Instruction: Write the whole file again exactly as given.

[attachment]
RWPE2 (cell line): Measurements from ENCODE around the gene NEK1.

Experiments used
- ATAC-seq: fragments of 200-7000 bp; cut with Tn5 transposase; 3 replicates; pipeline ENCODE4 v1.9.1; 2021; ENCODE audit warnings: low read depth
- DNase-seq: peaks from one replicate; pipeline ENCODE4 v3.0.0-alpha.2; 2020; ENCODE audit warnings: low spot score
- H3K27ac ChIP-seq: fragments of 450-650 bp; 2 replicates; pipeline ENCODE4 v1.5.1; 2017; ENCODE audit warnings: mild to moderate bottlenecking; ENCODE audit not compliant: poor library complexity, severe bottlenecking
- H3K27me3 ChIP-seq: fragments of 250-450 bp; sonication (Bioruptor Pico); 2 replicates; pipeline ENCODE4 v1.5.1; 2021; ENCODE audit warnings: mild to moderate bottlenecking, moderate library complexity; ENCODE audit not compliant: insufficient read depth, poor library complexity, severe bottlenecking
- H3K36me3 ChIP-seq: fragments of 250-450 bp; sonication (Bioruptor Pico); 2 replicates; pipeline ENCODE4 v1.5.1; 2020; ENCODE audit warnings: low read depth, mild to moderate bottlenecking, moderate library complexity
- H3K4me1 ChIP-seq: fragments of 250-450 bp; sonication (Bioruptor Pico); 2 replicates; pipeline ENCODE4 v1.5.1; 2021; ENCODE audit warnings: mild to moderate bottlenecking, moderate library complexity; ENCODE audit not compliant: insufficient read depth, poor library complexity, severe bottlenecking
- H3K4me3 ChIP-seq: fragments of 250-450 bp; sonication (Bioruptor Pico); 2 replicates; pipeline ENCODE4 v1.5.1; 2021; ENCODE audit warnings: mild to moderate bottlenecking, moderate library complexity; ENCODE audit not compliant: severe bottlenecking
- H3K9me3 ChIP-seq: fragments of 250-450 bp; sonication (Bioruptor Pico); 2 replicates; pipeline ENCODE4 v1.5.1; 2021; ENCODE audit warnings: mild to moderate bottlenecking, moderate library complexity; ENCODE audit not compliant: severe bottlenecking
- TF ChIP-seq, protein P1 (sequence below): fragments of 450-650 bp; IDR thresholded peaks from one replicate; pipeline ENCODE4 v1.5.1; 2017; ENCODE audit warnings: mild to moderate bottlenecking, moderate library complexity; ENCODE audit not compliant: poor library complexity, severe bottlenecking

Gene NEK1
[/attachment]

RWPE2 (cell line): Measurements from ENCODE around the gene NEK1.

Experiments used
- ATAC-seq: fragments of 200-7000 bp; cut with Tn5 transposase; 3 replicates; pipeline ENCODE4 v1.9.1; 2021; ENCODE audit warnings: low read depth
- DNase-seq: peaks from one replicate; pipeline ENCODE4 v3.0.0-alpha.2; 2020; ENCODE audit warnings: low spot score
- H3K27ac ChIP-seq: fragments of 450-650 bp; 2 replicates; pipeline ENCODE4 v1.5.1; 2017; ENCODE audit warnings: mild to moderate bottlenecking; ENCODE audit not compliant: poor library complexity, severe bottlenecking
- H3K27me3 ChIP-seq: fragments of 250-450 bp; sonication (Bioruptor Pico); 2 replicates; pipeline ENCODE4 v1.5.1; 2021; ENCODE audit warnings: mild to moderate bottlenecking, moderate library complexity; ENCODE audit not compliant: insufficient read depth, poor library complexity, severe bottlenecking
- H3K36me3 ChIP-seq: fragments of 250-450 bp; sonication (Bioruptor Pico); 2 replicates; pipeline ENCODE4 v1.5.1; 2020; ENCODE audit warnings: low read depth, mild to moderate bottlenecking, moderate library complexity
- H3K4me1 ChIP-seq: fragments of 250-450 bp; sonication (Bioruptor Pico); 2 replicates; pipeline ENCODE4 v1.5.1; 2021; ENCODE audit warnings: mild to moderate bottlenecking, moderate library complexity; ENCODE audit not compliant: insufficient read depth, poor library complexity, severe bottlenecking
- H3K4me3 ChIP-seq: fragments of 250-450 bp; sonication (Bioruptor Pico); 2 replicates; pipeline ENCODE4 v1.5.1; 2021; ENCODE audit warnings: mild to moderate bottlenecking, moderate library complexity; ENCODE audit not compliant: severe bottlenecking
- H3K9me3 ChIP-seq: fragments of 250-450 bp; sonication (Bioruptor Pico); 2 replicates; pipeline ENCODE4 v1.5.1; 2021; ENCODE audit warnings: mild to moderate bottlenecking, moderate library complexity; ENCODE audit not compliant: severe bottlenecking
- TF ChIP-seq, protein P1 (sequence below): fragments of 450-650 bp; IDR thresholded peaks from one replicate; pipeline ENCODE4 v1.5.1; 2017; ENCODE audit warnings: mild to moderate bottlenecking, moderate library complexity; ENCODE audit not compliant: poor library complexity, severe bottlenecking

Gene NEK1